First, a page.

We also had pets. I believe I had two dogs, two cats, and two guinea pigs but my memory is blurred. These animals were my “friends”-my only friends during this time. I tried to take care of them the best I could but it was becoming more and more difficult due to my mother’s mental illness. About a week before my mother’s major break-down she refused to let me out of the house, even to go to school. She would not let me answer the phone. I had no communication with anyone and could not receive any help. Under the Christmas tree was dog poop as I had no way of taking them outside for a walk. My world was rapidly unraveling and there was nothing I could do to stop it.
My mother allowed me to go to school one day and my teachers knew something was wrong. But they didn’t pursue it and I was reluctant to share for fear of what my mother would do or what would happen as a result. On that day when I came home from school, my mother finally got out of bed, and met me at the bus stop. The following hours began my night of terror as she took me to the airport to wait for an imaginary boyfriend (one of her many delusions) to take us away. My mother repeatedly slapped me, dragged me by my wrists and hair as on-lookers walked by and did nothing. This went on for hours. I felt that I was invisible. Nobody would look at me as I searched the crowd for anyone who might help.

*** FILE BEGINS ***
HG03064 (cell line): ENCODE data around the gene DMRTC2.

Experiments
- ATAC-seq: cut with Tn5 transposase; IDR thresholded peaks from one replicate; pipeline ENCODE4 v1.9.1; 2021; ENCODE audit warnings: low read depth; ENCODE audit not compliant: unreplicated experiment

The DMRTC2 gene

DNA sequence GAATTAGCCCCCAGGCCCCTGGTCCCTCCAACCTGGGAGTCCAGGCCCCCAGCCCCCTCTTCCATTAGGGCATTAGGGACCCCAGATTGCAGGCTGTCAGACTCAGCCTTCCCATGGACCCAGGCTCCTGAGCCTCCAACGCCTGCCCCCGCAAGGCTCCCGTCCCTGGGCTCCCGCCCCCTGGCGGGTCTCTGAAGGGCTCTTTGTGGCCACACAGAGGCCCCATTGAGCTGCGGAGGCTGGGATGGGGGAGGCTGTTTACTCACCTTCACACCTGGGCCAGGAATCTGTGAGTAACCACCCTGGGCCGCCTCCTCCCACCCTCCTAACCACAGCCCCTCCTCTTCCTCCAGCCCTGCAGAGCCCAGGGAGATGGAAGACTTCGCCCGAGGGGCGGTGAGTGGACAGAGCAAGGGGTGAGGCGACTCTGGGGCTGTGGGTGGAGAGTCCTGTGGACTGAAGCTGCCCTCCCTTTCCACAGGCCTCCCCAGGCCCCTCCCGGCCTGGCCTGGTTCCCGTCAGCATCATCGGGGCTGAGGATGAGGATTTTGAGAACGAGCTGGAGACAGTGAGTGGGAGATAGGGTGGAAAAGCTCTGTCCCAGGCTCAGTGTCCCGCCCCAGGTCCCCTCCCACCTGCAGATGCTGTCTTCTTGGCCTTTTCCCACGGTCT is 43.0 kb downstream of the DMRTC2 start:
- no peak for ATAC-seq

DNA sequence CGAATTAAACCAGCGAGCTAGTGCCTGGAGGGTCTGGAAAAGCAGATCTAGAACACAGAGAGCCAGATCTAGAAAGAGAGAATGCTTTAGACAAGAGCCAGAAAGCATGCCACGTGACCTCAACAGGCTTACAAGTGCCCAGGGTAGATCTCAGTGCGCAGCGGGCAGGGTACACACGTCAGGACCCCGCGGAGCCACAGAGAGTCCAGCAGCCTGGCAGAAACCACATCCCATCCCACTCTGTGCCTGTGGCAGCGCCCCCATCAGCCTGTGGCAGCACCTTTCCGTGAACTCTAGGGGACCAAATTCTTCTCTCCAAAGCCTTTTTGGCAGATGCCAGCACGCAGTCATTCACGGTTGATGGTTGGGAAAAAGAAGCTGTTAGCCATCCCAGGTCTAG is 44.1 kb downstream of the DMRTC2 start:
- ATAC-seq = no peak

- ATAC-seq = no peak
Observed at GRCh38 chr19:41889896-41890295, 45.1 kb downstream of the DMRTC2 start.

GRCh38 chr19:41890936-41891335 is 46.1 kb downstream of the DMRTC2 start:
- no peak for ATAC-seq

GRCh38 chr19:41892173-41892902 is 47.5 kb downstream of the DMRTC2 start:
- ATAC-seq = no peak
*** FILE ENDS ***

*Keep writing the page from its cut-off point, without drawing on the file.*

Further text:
We did “get away” that day but not to the fancy delusional resort my mother was hoping for. My mother went to a mental hospital after police were called. My uncle, who I had not seen in years, came reluctantly to take me. I had on the clothes on my back, some school books, and the autobiography of Helen Keller. Everything I owned was left behind as well as my pets. In the days following my mother’s mental break-down, I was told by my uncle that my pets were all put down. “It was for the best” he said as an afterthought. I had no say so in the matter. I never got to say goodbye. There was no closure for me.
During the first evening of staying with my uncle he told me that this situation with my mother was my fault. He wanted to know why I had all those pets. I explained, “They were my friends.” He wanted to know why the house was in shambles and why I had not helped my mother. I was at a loss. How can an eleven-year old child stop schizophrenia or poverty? The real question is why nobody helped us. This was a man who knew about our living conditions and had done nothing. I said nothing in my defense; my voice and soul were mute. When he left me to sleep I gazed into the twinkling lights of his Christmas tree and wished I could be absorbed into the light. Tears came out of my eyes but I couldn’t feel anything. I was numb.
On that evening my world stopped. It is one of my stuck-in-time moments. And when I am triggered, I am a reluctant time traveler who must visit this time and place over and over again. When I heard the news story about the demise of all those animals followed by “it was for the best” I reverted back to the 11-year old girl who heard the same words after my pets were put to death. I loathe those words. They were also said to me when I had a miscarriage and lost my baby. It is never for the “best” when someone or something you love dies. This is not how it feels.